This discussion of God of War 3 contains spoilers.
Unlike the previous two games in the series, God of War 3 finally confronts Kratos in a more substantial way, especially the result of living a life filtered through the eye of revenge. Cover art can sometimes give an insight into a developer’s artistic intentions and Sony Santa Monica decided to make a statement by dismissing Kratos’s backside (as seen on the boxes of the previous two games) and decided to concentrate solely on representing his eye. It is said that the eye is seen as the entrance to the soul, and that through this window, we can see what kind of person someone is. This emphasis on the eye foreshadows a difference in the way that we will feel about and perceive Kratos once his saga comes to an end.
At the start of the game, there is an emphasis on perspective and scale as Kratos is climbing up the back of a Titan on his path to Mount Olympus. The way that the camera pulls in and out to showcase the sense of scale is nothing new, but the fight that comes shortly after with Poseidon introduces a new perspective on this protagonist. After completing a familiar series of quick-time events, we eventually come face to face with Poseidon. Only this time, we see the world through Poseidon’s eyes. From this perspective, we see the brutality that Kratos inflicts on others with no remorse or sense of morality. At the climax of this encounter, we are instructed to poke out our (Poseidon’s) own eyes. If you thought that Kratos was on your side, then you should rethink your position. Kratos doesn’t care who he has to kill, even the one responsible for his success thus far (the player). The end of the battle leaves Kratos covered in the blood of a character whose perspective you, the player, have been seeing from. In a sense, he has murdered how you perceive him from now on.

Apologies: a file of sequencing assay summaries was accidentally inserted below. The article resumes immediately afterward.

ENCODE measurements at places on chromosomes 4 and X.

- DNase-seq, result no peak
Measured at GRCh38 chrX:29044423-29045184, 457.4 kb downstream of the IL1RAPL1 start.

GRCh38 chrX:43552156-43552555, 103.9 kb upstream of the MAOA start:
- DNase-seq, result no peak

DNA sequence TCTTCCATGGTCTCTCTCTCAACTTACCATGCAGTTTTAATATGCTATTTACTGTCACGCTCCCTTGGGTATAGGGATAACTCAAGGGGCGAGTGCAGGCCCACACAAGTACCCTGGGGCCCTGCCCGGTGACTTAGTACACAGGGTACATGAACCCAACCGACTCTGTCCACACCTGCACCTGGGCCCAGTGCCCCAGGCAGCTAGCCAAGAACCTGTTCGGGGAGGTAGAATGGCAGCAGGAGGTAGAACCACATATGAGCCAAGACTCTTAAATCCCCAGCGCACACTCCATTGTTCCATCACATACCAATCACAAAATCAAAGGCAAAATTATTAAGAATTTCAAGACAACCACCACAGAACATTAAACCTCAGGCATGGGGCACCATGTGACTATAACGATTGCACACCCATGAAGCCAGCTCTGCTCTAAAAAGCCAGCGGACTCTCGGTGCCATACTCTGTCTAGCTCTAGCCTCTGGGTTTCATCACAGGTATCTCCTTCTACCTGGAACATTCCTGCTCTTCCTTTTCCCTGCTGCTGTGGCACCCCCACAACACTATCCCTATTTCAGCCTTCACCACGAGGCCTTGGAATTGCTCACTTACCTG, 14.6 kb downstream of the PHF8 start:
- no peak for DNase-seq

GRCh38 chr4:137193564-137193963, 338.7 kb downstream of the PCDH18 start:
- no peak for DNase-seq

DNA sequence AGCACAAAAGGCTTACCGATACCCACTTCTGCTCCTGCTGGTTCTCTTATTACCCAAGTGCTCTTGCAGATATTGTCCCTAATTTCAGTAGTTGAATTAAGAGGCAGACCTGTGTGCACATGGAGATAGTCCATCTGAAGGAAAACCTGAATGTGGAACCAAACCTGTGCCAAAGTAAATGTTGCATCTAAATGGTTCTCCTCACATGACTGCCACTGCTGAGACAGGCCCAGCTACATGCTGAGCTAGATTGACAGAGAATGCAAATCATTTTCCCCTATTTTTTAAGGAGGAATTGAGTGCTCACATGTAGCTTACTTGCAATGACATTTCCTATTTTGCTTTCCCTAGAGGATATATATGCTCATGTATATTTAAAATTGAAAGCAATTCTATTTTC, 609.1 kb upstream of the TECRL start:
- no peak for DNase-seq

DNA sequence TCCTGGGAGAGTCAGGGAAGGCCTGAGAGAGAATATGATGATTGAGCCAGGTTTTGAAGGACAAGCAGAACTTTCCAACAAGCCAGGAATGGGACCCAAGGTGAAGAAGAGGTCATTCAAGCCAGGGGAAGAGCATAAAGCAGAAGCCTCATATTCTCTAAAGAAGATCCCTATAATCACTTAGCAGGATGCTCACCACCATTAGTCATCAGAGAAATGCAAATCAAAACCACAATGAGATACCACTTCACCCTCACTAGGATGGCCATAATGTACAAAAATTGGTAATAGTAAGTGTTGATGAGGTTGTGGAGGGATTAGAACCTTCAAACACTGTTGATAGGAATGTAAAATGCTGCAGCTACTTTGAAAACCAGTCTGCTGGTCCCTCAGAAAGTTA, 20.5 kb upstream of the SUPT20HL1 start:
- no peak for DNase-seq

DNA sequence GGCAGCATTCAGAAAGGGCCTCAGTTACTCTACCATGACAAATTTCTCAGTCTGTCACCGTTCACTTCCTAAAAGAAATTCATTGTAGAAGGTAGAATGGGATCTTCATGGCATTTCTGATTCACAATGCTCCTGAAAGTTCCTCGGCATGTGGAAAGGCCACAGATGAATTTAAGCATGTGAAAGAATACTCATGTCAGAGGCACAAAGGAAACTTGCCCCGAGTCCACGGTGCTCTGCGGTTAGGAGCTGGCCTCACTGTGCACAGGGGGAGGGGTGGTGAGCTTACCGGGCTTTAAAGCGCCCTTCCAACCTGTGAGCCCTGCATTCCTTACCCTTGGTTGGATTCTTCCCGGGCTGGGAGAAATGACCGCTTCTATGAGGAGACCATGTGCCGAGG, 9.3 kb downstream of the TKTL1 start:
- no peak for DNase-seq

Sony Santa Monica isn’t only interested in how we view Kratos abstractly but also how we perceive Kratos physically. In order to showcase the evolution of his character, the violence in God of War 3 has grown exponentially gorier. The effect of this is to partly reflect how Kratos wants us to perceive him. Centaurs are gutted and innocent bystanders are ripped in half all in the name of physical strength and as a reflection of that power. Gods are not left out of this illustration of power, and in fact, he saves his most brutal kills for them because he wants everyone, especially Zeus, to know what he is capable of. By killing everyone and every god, the player sees that Kratos is able to momentarily cover up the sight of his dead daughter and wife.
There are also instances where killing a god will have a traumatic effect on the world, leading, for example, to overflowing oceans or the death of nature’s beauty. Each of these gods is a physical symbol of an aspect of life, and, of course, they control how it is manipulated. As you start to kill off the gods, they tell Kratos of the chance of ill effects that may be reflected in the world as a result of their death, but his desire for revenge causes him to cast a blind eye to any of the consequences. By the end, it seems hard to believe that any living thing could survive this desire.
The story starts to evolve from a simple revenge narrative to a story of apocalypse, and at this point, Kratos becomes even more disconnected with how we perceive his intentions and the reality of his actions. It is hard to argue for Kratos’s instinct for such grotesque revenge but for him to turn a blind eye to all of humanity is even more troubling.
Finally, the confrontation with Zeus is close at hand, but what is left to fight for? On one hand, Kratos was thought to be fighting for his family and also to end the manipulation of the gods. On the other, we see that Kratos never cared for anything but blinding himself to truth. Kratos killed his own family and only when he confronts that past does he find relief.